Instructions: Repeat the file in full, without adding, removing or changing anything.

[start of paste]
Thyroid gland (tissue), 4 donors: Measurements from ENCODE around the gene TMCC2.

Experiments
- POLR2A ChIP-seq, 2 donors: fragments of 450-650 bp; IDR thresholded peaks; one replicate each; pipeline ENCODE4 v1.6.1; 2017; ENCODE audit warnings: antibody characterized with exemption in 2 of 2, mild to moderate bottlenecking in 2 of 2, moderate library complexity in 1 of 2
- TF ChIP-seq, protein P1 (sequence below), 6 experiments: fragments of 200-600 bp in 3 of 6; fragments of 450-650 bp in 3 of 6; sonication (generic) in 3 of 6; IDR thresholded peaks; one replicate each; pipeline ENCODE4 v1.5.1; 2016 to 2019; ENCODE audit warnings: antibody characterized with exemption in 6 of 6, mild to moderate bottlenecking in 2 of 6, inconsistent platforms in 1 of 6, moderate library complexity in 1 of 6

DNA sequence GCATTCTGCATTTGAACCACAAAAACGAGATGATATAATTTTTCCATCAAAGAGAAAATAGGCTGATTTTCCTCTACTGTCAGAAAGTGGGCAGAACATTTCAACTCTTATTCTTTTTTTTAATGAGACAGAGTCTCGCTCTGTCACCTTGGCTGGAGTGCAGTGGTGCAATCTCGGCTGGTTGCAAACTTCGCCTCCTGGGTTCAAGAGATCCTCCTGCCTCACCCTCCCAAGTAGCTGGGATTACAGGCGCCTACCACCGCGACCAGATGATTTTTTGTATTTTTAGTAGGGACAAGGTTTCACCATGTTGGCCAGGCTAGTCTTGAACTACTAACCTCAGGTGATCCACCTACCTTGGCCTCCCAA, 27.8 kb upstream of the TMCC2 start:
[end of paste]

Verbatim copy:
Thyroid gland (tissue), 4 donors: Measurements from ENCODE around the gene TMCC2.

Experiments
- POLR2A ChIP-seq, 2 donors: fragments of 450-650 bp; IDR thresholded peaks; one replicate each; pipeline ENCODE4 v1.6.1; 2017; ENCODE audit warnings: antibody characterized with exemption in 2 of 2, mild to moderate bottlenecking in 2 of 2, moderate library complexity in 1 of 2
- TF ChIP-seq, protein P1 (sequence below), 6 experiments: fragments of 200-600 bp in 3 of 6; fragments of 450-650 bp in 3 of 6; sonication (generic) in 3 of 6; IDR thresholded peaks; one replicate each; pipeline ENCODE4 v1.5.1; 2016 to 2019; ENCODE audit warnings: antibody characterized with exemption in 6 of 6, mild to moderate bottlenecking in 2 of 6, inconsistent platforms in 1 of 6, moderate library complexity in 1 of 6

DNA sequence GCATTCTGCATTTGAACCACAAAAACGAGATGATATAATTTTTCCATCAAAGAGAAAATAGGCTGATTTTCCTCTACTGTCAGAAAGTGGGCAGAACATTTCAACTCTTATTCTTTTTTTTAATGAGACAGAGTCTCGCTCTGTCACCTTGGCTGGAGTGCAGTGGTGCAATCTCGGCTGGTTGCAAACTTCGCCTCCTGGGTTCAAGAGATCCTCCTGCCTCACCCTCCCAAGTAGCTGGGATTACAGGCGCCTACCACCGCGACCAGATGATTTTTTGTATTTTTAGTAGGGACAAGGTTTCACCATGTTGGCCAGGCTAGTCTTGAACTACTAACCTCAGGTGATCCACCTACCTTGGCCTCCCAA, 27.8 kb upstream of the TMCC2 start: